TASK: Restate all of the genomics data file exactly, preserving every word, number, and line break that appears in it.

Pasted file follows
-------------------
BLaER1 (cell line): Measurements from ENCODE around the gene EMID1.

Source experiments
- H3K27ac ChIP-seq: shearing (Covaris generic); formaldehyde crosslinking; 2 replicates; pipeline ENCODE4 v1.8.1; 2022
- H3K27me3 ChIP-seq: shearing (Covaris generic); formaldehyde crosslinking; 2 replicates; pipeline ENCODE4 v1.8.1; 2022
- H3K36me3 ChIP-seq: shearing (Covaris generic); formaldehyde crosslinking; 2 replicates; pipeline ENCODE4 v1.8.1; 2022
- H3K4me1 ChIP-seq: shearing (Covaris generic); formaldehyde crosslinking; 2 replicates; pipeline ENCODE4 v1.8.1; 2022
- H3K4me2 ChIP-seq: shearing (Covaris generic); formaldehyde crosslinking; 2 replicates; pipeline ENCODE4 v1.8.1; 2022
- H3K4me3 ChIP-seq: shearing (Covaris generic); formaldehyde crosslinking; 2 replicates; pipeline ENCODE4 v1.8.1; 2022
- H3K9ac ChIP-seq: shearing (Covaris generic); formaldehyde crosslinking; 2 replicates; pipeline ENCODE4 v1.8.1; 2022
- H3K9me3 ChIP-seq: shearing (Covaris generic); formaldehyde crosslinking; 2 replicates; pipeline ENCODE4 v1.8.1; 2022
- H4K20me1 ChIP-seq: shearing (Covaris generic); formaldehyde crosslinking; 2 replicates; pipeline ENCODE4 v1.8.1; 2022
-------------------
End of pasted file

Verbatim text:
BLaER1 (cell line): Measurements from ENCODE around the gene EMID1.

Source experiments
- H3K27ac ChIP-seq: shearing (Covaris generic); formaldehyde crosslinking; 2 replicates; pipeline ENCODE4 v1.8.1; 2022
- H3K27me3 ChIP-seq: shearing (Covaris generic); formaldehyde crosslinking; 2 replicates; pipeline ENCODE4 v1.8.1; 2022
- H3K36me3 ChIP-seq: shearing (Covaris generic); formaldehyde crosslinking; 2 replicates; pipeline ENCODE4 v1.8.1; 2022
- H3K4me1 ChIP-seq: shearing (Covaris generic); formaldehyde crosslinking; 2 replicates; pipeline ENCODE4 v1.8.1; 2022
- H3K4me2 ChIP-seq: shearing (Covaris generic); formaldehyde crosslinking; 2 replicates; pipeline ENCODE4 v1.8.1; 2022
- H3K4me3 ChIP-seq: shearing (Covaris generic); formaldehyde crosslinking; 2 replicates; pipeline ENCODE4 v1.8.1; 2022
- H3K9ac ChIP-seq: shearing (Covaris generic); formaldehyde crosslinking; 2 replicates; pipeline ENCODE4 v1.8.1; 2022
- H3K9me3 ChIP-seq: shearing (Covaris generic); formaldehyde crosslinking; 2 replicates; pipeline ENCODE4 v1.8.1; 2022
- H4K20me1 ChIP-seq: shearing (Covaris generic); formaldehyde crosslinking; 2 replicates; pipeline ENCODE4 v1.8.1; 2022